The drone experts from "maxfly"


Filigree flying artists on the construction site.

They capture entire construction sites from the air or measure precise excavations and terrain profiles: Unmanned aerial vehicles (UAVs) are increasingly being used in the construction industry. Equipped with GPS control and ultra-modern camera systems, they open up new perspectives at Max Bögl for the support of integrated project management.

The drone experts from "maxfly"

The unmanned small aircraft have long since left the test phases behind. Small, light, manoeuvrable and immediately ready for use thanks to a modular system, the latest generation of multicopters and aeroplanes play an important role in the construction industry today in the course of mobile data acquisition. Thanks to their wide range of applications, drone recordings support project management and construction processes. Particularly in connection with BIM, object acquisition from the air is an important instrument in terms of data quality and regularity. However, the "flying eye" does not replace the surveyor on the construction site. Instead, drones are used as a new tool with sensor technology in various areas of surveying, billing and documentation.

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From master thesis to drone team

The idea to establish an own UAV department at Max Bögl was born through contact with external service providers. They have been using the technology for some time for the preparation of as-built documents for some quarries and sand pits of our group of companies. The aerial surveys were carried out in a very short time and made available as a data set (orthophoto and point cloud or digital terrain model) - with good to impressive results. In the course of Carmen Gantert's master thesis "Use of unmanned aerial vehicles in infrastructure construction, June 2017", it was finally possible to deal more intensively with the UAV technology, the legal framework and the possible areas of application. In May 2017, the first drone, a DJI Phantom 4 Pro quadrocopter, was purchased and deployed in the BIM department. Since February 2018, Thomas Deistler has been the UAV contact under the leadership of Jan Ruschkar. Both are supported by Agata Komuda and Carmen Gantert. The "maxfly" team, as the drone flight operators call themselves, is deployed once or twice a week on various construction sites or in the factory infrastructure area. Currently, a lot of development work is still being done in order to achieve added value for the Max Bögl Group with the best possible efficiency in the future.

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Extensive preparations up to deployment

Drones offer great potential for daily project work. Whether it's simple image information, vivid videos or more complex digital terrain models (DTMs): At the start of a project, the desire for more information arises on the construction site or in the project team. If this information cannot be obtained or can only be obtained very time-consuming with the available means on the construction site, the execution of a UAV flight can be used as a supplement. This is where the "maxfly" department comes in. Together with the construction site, the maxfly team uses a checklist to determine in advance whether, when and under what conditions a suitable drone flight can be realised in order to achieve the desired result. Depending on flight planning and location, this can take several days or even several weeks if official approval is required. Once all the objectives of the mission have been defined, the legal framework clarified and the weather forecasts favourable for take-off, nothing stands in the way of a drone flight.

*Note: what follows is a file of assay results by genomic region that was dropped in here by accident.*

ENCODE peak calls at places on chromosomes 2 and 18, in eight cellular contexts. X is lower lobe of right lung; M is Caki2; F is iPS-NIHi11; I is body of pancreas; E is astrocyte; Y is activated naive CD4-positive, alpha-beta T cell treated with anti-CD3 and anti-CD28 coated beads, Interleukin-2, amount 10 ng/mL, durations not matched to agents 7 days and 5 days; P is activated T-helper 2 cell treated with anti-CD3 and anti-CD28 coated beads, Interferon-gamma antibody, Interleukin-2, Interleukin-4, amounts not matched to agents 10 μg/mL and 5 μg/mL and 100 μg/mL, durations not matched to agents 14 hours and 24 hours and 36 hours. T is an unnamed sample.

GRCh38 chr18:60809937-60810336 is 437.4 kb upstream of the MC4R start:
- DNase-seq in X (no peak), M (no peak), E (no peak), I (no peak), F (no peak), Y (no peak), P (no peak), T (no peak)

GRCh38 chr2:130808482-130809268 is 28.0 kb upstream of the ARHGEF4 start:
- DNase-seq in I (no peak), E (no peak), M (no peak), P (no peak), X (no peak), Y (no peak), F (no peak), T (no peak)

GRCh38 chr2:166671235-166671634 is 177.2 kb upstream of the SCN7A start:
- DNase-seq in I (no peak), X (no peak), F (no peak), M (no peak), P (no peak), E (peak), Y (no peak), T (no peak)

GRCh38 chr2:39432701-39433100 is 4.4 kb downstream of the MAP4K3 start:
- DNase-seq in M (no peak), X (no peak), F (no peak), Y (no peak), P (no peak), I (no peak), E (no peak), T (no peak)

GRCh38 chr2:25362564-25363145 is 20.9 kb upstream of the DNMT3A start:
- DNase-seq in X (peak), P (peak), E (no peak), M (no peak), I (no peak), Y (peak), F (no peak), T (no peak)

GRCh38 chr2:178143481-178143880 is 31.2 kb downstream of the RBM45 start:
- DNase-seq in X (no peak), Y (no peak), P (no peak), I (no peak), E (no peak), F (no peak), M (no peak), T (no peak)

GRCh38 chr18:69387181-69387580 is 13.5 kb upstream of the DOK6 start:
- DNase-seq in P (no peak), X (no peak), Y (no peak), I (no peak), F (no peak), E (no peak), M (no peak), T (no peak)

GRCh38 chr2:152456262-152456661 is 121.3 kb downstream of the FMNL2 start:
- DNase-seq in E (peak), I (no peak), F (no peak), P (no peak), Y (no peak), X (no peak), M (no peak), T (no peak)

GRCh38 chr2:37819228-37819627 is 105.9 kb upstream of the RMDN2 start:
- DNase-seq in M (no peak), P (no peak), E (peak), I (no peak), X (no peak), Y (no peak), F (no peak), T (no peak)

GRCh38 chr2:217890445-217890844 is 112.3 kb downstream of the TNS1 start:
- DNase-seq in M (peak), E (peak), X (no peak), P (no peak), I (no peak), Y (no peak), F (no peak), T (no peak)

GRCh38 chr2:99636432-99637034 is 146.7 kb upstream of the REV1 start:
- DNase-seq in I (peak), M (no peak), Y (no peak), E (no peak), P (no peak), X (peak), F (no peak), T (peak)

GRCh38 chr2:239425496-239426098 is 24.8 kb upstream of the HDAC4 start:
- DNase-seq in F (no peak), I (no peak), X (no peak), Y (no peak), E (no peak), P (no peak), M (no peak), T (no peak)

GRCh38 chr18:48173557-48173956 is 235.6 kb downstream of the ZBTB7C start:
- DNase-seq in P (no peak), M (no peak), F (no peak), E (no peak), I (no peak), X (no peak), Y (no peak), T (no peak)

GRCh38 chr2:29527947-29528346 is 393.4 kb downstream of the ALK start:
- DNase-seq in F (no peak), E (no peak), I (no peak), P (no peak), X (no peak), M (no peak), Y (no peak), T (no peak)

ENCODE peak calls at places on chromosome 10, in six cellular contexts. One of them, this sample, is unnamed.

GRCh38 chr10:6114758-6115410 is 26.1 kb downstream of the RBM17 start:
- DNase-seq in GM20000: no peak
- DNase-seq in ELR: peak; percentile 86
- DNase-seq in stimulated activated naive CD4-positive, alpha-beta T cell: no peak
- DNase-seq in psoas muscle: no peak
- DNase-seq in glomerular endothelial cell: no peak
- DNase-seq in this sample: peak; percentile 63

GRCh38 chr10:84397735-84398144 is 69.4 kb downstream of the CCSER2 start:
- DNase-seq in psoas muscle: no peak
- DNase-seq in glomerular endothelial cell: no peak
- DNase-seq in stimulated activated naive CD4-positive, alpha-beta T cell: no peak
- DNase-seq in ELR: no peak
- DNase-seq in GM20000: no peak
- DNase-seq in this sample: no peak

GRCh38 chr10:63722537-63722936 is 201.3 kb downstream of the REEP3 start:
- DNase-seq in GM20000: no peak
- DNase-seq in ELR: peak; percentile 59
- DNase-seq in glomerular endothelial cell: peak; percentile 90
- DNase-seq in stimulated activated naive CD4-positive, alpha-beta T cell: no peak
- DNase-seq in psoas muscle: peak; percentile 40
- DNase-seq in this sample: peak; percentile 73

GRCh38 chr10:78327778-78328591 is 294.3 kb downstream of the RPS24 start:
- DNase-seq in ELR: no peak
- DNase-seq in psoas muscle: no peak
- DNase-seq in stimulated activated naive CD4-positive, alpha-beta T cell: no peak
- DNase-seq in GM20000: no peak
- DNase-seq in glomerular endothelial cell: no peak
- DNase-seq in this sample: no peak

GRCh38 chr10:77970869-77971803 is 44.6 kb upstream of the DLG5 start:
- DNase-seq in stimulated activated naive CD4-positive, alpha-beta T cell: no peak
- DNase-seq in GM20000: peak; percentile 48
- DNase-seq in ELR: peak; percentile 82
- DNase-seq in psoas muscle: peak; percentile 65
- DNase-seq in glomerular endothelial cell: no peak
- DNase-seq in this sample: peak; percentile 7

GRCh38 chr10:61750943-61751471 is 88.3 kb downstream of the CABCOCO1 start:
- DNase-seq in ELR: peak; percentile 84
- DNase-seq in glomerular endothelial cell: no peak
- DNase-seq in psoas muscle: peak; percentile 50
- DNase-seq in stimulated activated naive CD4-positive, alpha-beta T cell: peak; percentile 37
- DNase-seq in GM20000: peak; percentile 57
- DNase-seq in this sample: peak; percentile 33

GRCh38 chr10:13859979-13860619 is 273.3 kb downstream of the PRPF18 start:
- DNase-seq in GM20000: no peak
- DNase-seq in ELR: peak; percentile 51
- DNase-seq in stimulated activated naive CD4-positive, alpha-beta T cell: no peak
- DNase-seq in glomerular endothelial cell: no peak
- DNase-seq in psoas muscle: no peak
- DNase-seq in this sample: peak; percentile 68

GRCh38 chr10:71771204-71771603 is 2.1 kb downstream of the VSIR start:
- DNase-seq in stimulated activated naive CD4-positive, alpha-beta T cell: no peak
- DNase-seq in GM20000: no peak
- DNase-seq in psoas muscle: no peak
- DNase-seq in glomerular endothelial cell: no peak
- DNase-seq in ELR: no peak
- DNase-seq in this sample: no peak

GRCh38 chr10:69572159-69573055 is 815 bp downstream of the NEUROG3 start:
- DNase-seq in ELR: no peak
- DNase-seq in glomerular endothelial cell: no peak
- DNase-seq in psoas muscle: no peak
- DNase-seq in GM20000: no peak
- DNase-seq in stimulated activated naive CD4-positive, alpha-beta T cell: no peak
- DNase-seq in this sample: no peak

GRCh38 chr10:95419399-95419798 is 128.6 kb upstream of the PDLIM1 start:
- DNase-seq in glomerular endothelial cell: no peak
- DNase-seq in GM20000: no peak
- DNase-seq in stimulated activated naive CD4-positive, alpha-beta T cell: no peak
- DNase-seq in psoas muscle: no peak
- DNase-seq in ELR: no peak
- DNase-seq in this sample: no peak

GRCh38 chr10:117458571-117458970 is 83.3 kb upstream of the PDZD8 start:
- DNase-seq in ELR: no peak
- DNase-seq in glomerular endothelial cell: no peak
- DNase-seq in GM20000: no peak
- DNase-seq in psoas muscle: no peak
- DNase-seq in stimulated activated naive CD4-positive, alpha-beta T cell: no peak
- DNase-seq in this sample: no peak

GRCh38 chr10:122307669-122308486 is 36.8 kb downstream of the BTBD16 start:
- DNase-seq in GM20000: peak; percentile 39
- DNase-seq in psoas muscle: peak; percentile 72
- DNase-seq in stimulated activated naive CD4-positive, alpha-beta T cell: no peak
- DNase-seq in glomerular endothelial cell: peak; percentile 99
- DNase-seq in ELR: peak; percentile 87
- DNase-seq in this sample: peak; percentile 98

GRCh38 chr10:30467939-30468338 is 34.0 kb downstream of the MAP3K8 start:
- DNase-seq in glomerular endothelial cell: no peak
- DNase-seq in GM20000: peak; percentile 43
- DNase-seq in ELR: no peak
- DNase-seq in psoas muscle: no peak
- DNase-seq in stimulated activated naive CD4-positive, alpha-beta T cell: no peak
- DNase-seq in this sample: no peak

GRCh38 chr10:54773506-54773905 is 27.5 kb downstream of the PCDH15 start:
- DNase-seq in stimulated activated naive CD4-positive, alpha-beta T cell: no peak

Safe flight control with controller and iPad

First, so-called control points are laid out on site and measured with a GPS rover. These points form the basis of a georeferencing for later evaluation. Then the pre-flight check begins, in which the drone, the surroundings and the airspace are checked for their condition as well as for possible dangers and obstacles. If all the parameters are in order, the rotors, powerfully driven by DC motors, lift the Multicopter into the air with a steady whirring sound. During the flight, one of the drone operators monitors all relevant data (altitude, speed, distance, etc.) from the ground both optically via eye contact to the UAV and technically via the controller with screen. When the drone returns, the data can be read on site via a laptop with appropriate software in order to check the completeness and quality of the recording. Back in the office, the images and control point coordinates taken during the flight are merged and calculated. Depending on the amount of data, the calculation of the flight evaluation can take between hours and days. In addition, there is the time for post-processing, for example of the digital terrain model. The final result is then made available digitally to the construction site.

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Outlook for new applications

For the future, the "maxfly" department wants to position itself as well as possible in the rapidly growing UAV market. The team of experts is relying on the latest recording technologies as well as more efficient evaluation processes and options for data provision in the cloud - with the aim of integrating the 3D data obtained more strongly into the company's own digitisation processes (BIM). The extended application possibilities include:

  • Combination of camera and laserscan/LiDAR with one device for even more detailed data bases
  • No need to set up fixed points/position marks thanks to new drone technology
  • Creation of inventory models/documents
  • Inspection flights with corresponding automated evaluation
  • Intelligent software applications with cloud solutions
  • Transport of material and equipment

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